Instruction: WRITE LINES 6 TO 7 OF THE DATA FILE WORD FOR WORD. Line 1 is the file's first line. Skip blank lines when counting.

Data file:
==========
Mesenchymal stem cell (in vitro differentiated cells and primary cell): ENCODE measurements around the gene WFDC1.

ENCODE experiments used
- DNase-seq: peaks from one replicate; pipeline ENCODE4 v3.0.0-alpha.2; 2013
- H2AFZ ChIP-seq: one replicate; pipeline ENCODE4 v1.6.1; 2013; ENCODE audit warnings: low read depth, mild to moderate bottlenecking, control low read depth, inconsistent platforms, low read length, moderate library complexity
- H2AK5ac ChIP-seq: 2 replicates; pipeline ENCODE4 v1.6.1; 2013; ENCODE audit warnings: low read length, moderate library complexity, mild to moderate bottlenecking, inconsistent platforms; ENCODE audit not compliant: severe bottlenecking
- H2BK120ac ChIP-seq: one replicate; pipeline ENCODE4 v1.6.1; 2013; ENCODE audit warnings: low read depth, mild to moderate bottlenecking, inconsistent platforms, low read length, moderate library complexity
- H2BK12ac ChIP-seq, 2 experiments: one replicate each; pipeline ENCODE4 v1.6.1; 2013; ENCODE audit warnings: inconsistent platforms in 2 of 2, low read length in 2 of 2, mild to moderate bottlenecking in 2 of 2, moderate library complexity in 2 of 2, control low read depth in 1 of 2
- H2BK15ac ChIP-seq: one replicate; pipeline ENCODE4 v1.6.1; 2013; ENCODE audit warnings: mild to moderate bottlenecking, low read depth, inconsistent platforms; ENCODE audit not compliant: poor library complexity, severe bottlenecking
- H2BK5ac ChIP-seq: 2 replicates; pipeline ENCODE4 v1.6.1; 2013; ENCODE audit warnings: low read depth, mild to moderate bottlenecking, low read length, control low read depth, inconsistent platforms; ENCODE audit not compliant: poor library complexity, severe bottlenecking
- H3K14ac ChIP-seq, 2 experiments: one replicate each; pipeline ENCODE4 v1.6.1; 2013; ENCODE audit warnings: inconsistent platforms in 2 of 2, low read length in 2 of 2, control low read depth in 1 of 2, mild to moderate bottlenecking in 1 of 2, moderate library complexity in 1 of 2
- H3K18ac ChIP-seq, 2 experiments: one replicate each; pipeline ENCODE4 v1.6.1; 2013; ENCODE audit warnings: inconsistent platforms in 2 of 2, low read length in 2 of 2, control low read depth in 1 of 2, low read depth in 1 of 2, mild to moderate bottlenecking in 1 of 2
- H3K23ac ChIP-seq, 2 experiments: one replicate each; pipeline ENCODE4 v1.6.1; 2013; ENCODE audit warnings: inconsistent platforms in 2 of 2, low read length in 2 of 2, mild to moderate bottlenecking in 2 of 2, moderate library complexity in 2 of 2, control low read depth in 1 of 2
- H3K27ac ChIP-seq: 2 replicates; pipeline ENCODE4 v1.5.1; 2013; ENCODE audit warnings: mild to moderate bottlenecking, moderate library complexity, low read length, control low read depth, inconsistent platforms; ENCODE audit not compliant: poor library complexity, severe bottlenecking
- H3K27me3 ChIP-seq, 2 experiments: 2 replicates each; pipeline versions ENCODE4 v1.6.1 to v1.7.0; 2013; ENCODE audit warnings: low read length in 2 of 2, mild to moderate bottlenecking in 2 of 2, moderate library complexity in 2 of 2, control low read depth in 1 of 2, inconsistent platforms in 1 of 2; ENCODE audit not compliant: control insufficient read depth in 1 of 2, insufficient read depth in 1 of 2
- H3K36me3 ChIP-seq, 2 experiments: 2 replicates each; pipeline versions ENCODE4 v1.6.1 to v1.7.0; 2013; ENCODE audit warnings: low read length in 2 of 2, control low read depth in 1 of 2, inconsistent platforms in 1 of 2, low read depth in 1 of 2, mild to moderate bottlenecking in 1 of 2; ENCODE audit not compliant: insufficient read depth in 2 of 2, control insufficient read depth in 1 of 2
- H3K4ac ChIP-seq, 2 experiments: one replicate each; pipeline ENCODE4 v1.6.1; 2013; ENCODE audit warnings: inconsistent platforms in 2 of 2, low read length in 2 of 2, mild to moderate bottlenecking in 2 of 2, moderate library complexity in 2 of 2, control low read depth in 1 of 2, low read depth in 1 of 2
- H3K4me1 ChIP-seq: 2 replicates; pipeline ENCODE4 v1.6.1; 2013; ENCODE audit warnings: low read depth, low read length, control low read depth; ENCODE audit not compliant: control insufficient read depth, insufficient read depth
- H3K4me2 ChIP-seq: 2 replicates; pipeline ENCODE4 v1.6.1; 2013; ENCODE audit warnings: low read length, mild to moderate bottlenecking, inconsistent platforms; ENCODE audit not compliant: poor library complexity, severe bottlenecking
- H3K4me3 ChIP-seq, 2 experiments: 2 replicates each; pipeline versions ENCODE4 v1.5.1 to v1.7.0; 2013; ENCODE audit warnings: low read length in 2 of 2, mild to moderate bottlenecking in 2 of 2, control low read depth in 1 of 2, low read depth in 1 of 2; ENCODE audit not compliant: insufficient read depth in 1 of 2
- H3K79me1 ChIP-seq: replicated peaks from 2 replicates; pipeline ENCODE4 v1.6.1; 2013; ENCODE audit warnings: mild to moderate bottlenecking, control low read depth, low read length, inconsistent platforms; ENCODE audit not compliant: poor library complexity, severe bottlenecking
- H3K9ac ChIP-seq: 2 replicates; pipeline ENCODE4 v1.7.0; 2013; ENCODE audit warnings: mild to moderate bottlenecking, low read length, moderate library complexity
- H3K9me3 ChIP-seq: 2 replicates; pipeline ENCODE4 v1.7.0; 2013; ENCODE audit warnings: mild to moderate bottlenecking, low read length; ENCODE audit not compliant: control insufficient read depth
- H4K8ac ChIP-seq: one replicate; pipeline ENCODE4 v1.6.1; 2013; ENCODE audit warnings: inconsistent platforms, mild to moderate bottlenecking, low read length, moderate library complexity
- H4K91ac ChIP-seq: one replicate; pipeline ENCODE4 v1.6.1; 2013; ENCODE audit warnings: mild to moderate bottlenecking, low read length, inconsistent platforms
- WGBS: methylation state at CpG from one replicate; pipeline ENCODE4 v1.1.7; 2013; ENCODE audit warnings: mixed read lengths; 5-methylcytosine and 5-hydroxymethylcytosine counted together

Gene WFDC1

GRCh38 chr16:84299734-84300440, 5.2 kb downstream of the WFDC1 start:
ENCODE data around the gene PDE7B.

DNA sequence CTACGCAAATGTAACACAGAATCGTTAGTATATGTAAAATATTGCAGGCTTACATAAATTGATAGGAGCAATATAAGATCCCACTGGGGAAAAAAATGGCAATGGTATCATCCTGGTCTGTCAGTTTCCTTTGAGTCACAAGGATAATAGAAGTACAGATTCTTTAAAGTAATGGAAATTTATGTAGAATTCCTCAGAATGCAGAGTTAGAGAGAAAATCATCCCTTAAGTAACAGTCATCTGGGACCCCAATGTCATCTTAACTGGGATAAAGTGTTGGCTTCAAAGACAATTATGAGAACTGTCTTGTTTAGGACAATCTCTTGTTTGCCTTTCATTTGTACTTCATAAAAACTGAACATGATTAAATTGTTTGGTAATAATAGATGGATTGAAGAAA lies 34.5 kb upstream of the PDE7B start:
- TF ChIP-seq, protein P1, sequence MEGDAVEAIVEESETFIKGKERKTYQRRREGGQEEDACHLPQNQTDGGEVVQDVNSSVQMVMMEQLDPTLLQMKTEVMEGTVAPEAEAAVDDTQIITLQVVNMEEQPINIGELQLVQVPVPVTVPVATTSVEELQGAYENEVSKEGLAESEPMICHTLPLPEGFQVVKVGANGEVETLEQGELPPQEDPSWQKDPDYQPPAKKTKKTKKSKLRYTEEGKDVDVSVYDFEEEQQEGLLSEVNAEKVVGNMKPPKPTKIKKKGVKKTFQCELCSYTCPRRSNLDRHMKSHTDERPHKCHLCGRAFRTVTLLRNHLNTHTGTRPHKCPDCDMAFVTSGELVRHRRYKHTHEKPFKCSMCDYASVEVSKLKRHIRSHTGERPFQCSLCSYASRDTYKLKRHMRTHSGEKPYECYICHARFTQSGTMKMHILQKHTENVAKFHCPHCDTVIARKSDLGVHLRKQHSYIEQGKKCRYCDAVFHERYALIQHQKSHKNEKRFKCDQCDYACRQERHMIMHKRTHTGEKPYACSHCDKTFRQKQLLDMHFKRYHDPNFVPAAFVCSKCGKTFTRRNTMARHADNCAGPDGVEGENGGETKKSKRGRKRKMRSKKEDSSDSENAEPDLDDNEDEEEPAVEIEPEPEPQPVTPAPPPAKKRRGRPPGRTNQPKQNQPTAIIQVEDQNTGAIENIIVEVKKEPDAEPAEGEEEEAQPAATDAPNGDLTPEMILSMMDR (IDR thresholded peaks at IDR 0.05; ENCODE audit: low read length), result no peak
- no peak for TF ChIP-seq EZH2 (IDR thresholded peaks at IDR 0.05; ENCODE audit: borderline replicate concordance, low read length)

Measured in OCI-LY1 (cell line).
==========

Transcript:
- H2BK120ac ChIP-seq: one replicate; pipeline ENCODE4 v1.6.1; 2013; ENCODE audit warnings: low read depth, mild to moderate bottlenecking, inconsistent platforms, low read length, moderate library complexity
- H2BK12ac ChIP-seq, 2 experiments: one replicate each; pipeline ENCODE4 v1.6.1; 2013; ENCODE audit warnings: inconsistent platforms in 2 of 2, low read length in 2 of 2, mild to moderate bottlenecking in 2 of 2, moderate library complexity in 2 of 2, control low read depth in 1 of 2